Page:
What makes a good photographer?

This is the place to discuss cameras, camcorders and anything you want to do in relation to photography. Also home to the 'photography competition'.

Moderators: Kryten, Alan b

Post Reply
wobbly Jelly
Member
Posts: 2627
Joined: Fri Nov 17, 2000 5:00 am

What makes a good photographer?

Post by wobbly Jelly »

I was watching master of photography and talking about this with O/H.

In my head it's a mix of Skill (technical e.g. choosing suitable exposure / settings etc not just pressing the button ), Eye (seeing / framing the shot) and kit. As regardless of how good you are need extras for certain shots e.g. the right lenses, filters tripods.

Oh and a good dose of luck!

Anything Else? Is post processing another element or just a mix of the 3 above?
designed on the back of a fag packet - by a non-smoker
User avatar
Arthur Fowler
Member
Posts: 11434
Joined: Wed Aug 21, 2002 8:39 am
Location: Bedfordshire

Post by Arthur Fowler »

wobbly Jelly wrote:I was watching master of photography and talking about this with O/H.

In my head it's a mix of Skill (technical e.g. choosing suitable exposure / settings etc not just pressing the button ), Eye (seeing / framing the shot) and kit. As regardless of how good you are need extras for certain shots e.g. the right lenses, filters tripods.

Oh and a good dose of luck!

Anything Else? Is post processing another element or just a mix of the 3 above?
To stand out as an exceptional photographer, I would say it's nearly all your "eye" option.

To be good, still need a lot of "eye".

One thing you didn't mention is time and patience.
User avatar
driver8
Posts: 12233
Joined: Sun Jan 05, 2003 11:24 pm
Location: Malé, Maldives
Contact:

Post by driver8 »

If you're asking that question, I can highly recommend David duChemin's work - he's put out loads of freebies over the years - photo assignments, videos, ebooks - and is selling plenty courses and books, too.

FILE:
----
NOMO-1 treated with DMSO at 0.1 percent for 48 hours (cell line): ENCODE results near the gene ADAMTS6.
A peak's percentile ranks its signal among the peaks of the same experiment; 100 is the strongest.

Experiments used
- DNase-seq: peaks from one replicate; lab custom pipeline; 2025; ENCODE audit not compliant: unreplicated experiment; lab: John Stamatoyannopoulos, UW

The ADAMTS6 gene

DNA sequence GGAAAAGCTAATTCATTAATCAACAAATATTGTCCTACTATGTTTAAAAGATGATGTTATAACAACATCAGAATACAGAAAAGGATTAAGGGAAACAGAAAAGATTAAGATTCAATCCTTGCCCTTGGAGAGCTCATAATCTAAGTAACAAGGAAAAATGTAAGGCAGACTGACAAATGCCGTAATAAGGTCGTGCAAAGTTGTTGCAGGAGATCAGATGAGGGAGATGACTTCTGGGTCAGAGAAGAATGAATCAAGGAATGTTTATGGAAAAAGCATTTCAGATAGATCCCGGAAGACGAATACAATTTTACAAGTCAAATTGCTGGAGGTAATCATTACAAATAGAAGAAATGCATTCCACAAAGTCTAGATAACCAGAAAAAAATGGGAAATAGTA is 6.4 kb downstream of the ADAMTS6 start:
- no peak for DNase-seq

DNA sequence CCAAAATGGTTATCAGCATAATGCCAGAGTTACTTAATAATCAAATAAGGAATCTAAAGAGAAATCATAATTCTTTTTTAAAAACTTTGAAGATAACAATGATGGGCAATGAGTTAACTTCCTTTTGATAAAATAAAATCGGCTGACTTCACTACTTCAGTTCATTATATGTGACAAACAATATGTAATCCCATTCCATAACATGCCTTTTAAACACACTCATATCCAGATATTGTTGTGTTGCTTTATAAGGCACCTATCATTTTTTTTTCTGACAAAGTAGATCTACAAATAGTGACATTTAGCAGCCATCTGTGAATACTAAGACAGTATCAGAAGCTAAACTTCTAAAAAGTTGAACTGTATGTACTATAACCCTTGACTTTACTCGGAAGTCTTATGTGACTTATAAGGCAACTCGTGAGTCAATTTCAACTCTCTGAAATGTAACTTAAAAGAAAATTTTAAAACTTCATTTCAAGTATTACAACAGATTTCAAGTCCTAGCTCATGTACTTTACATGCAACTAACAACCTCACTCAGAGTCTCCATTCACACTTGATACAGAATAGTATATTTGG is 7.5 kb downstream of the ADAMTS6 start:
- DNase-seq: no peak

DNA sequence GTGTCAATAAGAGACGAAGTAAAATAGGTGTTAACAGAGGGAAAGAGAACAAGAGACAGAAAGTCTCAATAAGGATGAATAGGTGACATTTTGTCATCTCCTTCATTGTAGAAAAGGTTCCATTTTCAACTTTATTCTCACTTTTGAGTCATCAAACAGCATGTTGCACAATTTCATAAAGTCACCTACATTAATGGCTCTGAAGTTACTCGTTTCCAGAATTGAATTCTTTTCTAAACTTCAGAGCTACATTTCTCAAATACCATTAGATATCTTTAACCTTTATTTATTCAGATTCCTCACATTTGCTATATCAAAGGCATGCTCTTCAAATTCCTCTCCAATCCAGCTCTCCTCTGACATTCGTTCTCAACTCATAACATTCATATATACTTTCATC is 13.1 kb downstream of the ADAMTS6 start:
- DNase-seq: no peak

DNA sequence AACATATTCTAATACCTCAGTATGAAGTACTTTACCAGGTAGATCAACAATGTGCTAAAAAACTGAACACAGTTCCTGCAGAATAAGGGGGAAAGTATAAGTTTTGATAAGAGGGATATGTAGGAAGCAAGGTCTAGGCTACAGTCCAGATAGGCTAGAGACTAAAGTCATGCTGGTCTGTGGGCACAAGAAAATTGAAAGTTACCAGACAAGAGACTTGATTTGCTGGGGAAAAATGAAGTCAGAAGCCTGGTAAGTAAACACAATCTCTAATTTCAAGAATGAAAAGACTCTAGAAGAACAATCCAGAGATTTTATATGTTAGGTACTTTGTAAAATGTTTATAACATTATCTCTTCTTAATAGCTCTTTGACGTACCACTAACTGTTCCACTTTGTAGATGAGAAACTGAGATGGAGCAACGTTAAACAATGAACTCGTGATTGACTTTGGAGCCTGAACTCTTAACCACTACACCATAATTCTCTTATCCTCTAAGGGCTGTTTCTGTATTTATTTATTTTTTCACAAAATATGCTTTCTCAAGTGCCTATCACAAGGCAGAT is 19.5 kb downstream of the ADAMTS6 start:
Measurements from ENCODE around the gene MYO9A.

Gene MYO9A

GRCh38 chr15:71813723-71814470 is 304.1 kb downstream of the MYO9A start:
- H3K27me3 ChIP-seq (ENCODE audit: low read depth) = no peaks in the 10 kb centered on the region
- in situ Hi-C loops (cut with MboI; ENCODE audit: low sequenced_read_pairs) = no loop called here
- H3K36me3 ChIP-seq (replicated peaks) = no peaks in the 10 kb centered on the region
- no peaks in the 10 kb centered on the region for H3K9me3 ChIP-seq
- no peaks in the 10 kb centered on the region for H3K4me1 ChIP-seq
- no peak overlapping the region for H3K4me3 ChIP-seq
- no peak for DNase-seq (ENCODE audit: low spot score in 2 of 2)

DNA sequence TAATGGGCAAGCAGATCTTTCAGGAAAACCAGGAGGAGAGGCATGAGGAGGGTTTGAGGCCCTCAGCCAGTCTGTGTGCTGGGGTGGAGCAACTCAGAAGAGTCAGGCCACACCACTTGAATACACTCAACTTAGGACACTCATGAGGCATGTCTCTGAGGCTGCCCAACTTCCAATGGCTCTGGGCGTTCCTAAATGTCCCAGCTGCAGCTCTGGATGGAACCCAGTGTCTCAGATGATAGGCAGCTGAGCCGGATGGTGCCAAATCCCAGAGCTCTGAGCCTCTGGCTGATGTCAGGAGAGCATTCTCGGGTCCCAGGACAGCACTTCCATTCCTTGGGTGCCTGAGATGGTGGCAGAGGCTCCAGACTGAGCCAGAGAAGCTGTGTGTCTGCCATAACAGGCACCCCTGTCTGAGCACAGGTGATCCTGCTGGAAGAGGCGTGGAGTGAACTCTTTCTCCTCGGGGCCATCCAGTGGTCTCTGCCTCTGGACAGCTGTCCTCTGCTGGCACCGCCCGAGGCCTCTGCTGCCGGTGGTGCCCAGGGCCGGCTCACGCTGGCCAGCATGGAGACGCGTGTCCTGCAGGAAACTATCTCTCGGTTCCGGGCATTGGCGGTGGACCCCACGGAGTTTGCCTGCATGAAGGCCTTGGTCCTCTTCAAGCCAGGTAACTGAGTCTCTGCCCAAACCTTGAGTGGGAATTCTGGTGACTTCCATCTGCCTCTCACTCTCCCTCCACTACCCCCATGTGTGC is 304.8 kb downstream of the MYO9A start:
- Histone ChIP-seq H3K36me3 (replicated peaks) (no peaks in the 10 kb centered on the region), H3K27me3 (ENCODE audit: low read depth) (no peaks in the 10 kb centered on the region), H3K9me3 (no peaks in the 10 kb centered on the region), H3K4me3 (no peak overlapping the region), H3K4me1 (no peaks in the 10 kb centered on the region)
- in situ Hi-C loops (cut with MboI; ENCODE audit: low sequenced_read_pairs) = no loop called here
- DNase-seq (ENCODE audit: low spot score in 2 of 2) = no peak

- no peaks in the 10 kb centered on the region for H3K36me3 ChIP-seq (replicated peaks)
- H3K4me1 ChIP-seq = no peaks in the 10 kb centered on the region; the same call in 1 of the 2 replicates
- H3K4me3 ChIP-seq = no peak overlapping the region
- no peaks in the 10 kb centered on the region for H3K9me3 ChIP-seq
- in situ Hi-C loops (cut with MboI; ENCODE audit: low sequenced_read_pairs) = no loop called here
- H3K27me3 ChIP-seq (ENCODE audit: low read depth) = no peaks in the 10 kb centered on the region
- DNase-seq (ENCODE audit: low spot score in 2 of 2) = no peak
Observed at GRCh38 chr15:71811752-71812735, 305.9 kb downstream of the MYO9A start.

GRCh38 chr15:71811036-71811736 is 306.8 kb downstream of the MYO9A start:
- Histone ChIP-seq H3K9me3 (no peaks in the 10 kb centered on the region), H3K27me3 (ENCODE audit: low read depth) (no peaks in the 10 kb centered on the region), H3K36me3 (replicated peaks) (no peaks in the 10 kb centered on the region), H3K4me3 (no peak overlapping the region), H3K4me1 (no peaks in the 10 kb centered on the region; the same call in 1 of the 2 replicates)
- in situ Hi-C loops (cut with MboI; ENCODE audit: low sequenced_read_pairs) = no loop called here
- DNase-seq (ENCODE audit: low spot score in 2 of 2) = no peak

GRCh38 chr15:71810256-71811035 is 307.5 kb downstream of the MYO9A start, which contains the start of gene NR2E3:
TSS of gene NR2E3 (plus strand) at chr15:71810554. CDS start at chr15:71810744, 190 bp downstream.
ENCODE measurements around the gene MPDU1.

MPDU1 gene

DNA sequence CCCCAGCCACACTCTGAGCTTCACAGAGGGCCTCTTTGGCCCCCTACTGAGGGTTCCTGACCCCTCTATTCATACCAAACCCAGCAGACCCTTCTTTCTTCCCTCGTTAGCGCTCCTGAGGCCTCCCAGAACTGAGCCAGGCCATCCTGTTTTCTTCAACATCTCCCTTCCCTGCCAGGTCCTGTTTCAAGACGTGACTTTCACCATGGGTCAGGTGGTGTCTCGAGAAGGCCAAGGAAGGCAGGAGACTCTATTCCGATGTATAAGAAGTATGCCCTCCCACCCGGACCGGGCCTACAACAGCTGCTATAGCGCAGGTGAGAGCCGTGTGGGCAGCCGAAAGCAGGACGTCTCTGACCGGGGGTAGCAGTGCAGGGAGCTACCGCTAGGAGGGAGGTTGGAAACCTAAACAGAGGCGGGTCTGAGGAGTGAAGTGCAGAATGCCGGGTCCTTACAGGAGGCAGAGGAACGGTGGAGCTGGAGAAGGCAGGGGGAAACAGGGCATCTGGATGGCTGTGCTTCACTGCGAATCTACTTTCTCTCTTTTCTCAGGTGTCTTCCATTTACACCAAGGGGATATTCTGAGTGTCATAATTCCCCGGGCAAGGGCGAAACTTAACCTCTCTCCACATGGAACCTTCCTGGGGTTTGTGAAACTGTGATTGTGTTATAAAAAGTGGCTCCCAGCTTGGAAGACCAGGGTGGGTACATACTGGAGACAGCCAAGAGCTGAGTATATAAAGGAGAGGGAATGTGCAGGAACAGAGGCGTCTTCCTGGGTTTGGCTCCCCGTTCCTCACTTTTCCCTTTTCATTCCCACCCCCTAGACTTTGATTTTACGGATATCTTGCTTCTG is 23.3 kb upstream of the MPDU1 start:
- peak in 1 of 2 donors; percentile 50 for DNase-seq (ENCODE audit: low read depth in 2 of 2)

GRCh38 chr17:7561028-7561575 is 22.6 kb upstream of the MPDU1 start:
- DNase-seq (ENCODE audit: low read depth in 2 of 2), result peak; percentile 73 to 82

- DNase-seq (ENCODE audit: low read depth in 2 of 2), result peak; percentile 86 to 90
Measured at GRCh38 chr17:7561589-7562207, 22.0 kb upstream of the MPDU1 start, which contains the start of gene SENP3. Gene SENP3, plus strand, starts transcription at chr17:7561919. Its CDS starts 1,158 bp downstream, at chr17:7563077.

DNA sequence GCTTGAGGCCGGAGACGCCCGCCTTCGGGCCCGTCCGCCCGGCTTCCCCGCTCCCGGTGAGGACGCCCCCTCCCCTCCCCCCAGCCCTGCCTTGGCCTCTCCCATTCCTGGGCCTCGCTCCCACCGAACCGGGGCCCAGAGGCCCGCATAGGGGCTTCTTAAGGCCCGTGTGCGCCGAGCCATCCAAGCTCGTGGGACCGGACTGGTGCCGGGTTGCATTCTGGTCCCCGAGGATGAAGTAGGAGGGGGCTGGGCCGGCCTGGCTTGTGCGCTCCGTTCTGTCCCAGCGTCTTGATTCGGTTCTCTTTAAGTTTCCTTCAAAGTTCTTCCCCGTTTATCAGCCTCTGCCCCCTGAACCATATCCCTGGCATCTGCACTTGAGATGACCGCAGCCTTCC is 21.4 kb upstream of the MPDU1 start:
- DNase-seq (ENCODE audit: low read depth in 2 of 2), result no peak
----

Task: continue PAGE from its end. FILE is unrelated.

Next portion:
Browse his blog - and podcast

What Makes The Image Work? >> Watch part 1 of his latest course for free.

and browse chapters of his portfolio, full screen

To try to answer your question, these days it's pretty much a given that everyone's kit is good enough, and they know how to use it. Although we all get duff or missed shots, of course. So a few thoughts -

- patience, yes. Taking 10-100 progress shots (not on rapid fire) and building on them is the way to get that NatGeo cover.
- immerse yourself in the subject, and get to know and understand it.
- get closer, frame well, experiment with light, break the 'rules'.
- context, depth (with some elements out of focus).
- tell a story. Looking through the day's photos at home, you'll find that 9 are just OK but that 1 stands out, due to subtle differences usually in the people - eyes, hands, mouth, posture. After spotting this, the other 9 shots are rendered inferior.
- a master photog never shows his 90%+ mediocre images! If you go on a trip with 1000+ images, try to get just 10 photos you'd be proud to have on your wall.

I particularly like the idea of capturing a moment in time. So even if another photographer visits the same location, he's unlikely to be able to recreate your shot.

Question: How would you take a good photo of this ... ?
David's answer: I wouldn't.
.
.
.
User avatar
jmdomain
Posts: 4029
Joined: Sat Mar 17, 2001 12:00 pm
Location: Glasgow

Post by jmdomain »

wobbly Jelly wrote:I was watching master of photography and talking about this with O/H.

In my head it's a mix of Skill (technical e.g. choosing suitable exposure / settings etc not just pressing the button ), Eye (seeing / framing the shot) and kit. As regardless of how good you are need extras for certain shots e.g. the right lenses, filters tripods.

Oh and a good dose of luck!

Anything Else? Is post processing another element or just a mix of the 3 above?
Passion, Determination and Patience.
cliff homewood
Member
Posts: 5608
Joined: Tue Mar 20, 2001 5:00 am
Location: Southend

Post by cliff homewood »

I get fed up with the after effects people put on these days, I want to see real life in photos not a touched up reality. I'm not a photographer so may miss some of the subtler touching up.
User avatar
basegreen
Posts: 16620
Joined: Tue Feb 20, 2001 12:00 pm
Location: Too far south..

Post by basegreen »

I sometimes use filters, but normally to recreate some classic film effect, or sometimes vignette to add a bit of drama.
Post Reply